LW1: Your boyfriend is, in fact, insecure. Insecurity is the driver behind a lot of assholish male behavior*. He may eventually change. You might even help him change. But you're a person, not a social worker, so unless there's something in it for you that you haven't mentioned, don't put up with his shit, dump him, and do him the favor of letting him know exactly why he lost you. Also maybe recommend therapy with a good male therapist.

* For insight into male psychology, watch Cesar Milan's The Dog Whisperer - aggression amost always arises from dogs who are anxious and/or insecure.
Posted by seandr on April 15, 2014 at 7:55 PM · Report this
seandr 3
LW2: He's straight.
Posted by seandr on April 15, 2014 at 8:01 PM · Report this
4
Agree with the advice to LW1. Is he insecure? Simply abusive? Not sure but the (one and only) cure for either behavior is a good dumping. A good dumping (or two) really helped me to start asking the hard questions of myself which in turn helped me get my act together and I'm incredibly grateful to the women who did it.
Posted by bassplayerguy on April 15, 2014 at 8:08 PM · Report this
5
LW3 is straight. Lots of straight guys love to flirt with attractive gay men.... boosts their egos.Hey we all like to be admired. I totally agree with Dan's comments about some gay men suspecting all straight men of secretly being closeted, too. My experience exactly.
Posted by Suavecito on April 15, 2014 at 8:20 PM · Report this
6
@3, but will he still be straight in 20 years?
Posted by EricaP on April 15, 2014 at 8:24 PM · Report this
7
Yeah, that last answer needs some help. It's going to take some serious honesty and introspection from you, SHAG.

One of two things is happening. Either you want to dump him because the sex is bad or the sex is bad because you want to dump him.

In the former case, you have plenty of options before skipping to the "I want to sleep with other people" declaration. In Savage-Love-Land that's met with, "Jolly! Let's have a reasoned discussion about boundaries!" In real life the response is, "AUUUUGH! I'll never be able to bleach those words out of my brain!!!" You'll likely alter, if not end, the relationship forever that way.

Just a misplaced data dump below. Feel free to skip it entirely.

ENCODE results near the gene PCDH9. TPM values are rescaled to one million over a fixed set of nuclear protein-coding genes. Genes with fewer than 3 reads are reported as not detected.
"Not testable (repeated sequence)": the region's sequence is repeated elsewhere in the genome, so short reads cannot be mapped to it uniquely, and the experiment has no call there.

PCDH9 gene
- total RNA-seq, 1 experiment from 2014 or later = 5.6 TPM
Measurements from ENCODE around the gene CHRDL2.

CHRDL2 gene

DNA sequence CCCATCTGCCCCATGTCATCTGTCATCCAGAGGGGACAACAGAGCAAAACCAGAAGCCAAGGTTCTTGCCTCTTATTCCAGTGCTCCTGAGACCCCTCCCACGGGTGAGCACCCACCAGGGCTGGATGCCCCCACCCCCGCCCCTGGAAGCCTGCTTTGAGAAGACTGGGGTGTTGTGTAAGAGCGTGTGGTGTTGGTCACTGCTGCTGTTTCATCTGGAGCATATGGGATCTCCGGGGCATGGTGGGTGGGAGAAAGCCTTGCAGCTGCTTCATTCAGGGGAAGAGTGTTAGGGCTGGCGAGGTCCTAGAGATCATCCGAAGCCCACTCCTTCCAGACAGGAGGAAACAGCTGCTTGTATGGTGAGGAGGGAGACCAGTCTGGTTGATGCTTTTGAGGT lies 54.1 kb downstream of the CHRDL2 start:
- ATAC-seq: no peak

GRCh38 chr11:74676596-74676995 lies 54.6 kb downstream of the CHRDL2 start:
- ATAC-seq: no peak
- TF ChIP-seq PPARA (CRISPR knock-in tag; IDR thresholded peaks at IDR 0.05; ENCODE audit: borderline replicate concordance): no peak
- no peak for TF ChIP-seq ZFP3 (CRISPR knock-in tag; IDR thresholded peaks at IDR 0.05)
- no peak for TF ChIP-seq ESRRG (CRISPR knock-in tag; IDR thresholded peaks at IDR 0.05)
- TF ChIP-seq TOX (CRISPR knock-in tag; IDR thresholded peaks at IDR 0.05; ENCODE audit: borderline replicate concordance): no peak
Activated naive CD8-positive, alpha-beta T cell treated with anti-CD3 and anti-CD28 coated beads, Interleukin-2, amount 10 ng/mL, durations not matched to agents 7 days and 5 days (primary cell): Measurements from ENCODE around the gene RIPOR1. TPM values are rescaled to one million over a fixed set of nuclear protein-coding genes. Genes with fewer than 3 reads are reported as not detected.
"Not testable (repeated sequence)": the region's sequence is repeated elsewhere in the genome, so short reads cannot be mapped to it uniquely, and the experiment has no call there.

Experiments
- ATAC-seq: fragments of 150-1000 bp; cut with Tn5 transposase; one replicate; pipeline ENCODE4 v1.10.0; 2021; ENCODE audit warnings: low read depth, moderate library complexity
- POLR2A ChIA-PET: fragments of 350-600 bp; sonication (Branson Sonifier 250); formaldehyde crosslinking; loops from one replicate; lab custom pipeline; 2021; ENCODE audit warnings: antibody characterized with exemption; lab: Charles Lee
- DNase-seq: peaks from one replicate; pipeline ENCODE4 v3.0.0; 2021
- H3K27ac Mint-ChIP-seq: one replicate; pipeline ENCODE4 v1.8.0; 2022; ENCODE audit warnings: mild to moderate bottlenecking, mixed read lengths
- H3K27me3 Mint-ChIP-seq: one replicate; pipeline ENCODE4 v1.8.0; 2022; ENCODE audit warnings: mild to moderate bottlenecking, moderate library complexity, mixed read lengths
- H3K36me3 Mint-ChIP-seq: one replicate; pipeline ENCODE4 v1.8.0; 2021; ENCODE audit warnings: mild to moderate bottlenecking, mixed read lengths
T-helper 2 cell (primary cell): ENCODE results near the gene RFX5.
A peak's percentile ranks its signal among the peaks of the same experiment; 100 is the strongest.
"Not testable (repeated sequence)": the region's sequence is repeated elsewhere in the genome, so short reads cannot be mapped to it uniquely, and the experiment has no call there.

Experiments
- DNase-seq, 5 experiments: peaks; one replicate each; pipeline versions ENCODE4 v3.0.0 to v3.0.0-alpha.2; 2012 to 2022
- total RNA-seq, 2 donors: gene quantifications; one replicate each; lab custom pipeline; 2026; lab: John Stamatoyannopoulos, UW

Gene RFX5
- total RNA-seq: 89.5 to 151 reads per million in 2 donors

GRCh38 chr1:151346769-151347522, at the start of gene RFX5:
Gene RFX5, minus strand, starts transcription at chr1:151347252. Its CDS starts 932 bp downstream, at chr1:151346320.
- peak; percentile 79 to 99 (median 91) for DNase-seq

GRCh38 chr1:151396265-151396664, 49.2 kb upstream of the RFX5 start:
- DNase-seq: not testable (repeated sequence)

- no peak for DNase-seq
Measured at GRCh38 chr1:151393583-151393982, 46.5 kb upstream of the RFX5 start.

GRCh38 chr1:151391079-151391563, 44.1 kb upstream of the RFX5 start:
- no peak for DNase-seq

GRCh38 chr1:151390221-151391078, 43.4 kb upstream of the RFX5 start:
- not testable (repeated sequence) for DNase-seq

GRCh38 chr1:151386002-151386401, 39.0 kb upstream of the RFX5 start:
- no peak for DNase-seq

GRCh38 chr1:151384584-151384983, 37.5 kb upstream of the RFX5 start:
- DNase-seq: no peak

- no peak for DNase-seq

As Dan mentioned, there's a whole field of fantasy to be explored between you before heading to that option, which may eventually include the fantasy (or practice) of sleeping with others. But an honest discussion of what you'd like more of from your S.O. WITHOUT defaulting to sleeping with others would be the best place to start. You might well discover you're just in a lull, not perma-bed-death.

If sleeping with others is the ONLY fantasy you have, that's a different matter. But your letter sounds more like it's the product of a negative (not getting what I want) than a positive directional choice (I'd love to do this).

But then there's Option 2, that you want to dump him SO the sex is bad. In this case no amount of sexual tinkering will serve. Any fantasy talk would be a waste of time. The mind is turned off, an exit is the ultimate goal, things won't turn ultra-sexy again magically even if all your fantasies are fulfilled.

People often fool themselves this way. They want to leave but they don't want to seem like jerks. So they cast themselves as the long-suffering, faithful martyr. Except half-willing martyrs don't have good sex. When the sex goes bad the exit avenue opens. Now the responsibility isn't yours (I want out) but the other person's (They couldn't please me). You're actually invested in the sex being bad to get you out.

If this is the case, the upstanding thing to do is break up honestly first and then have all the sex you want with other people.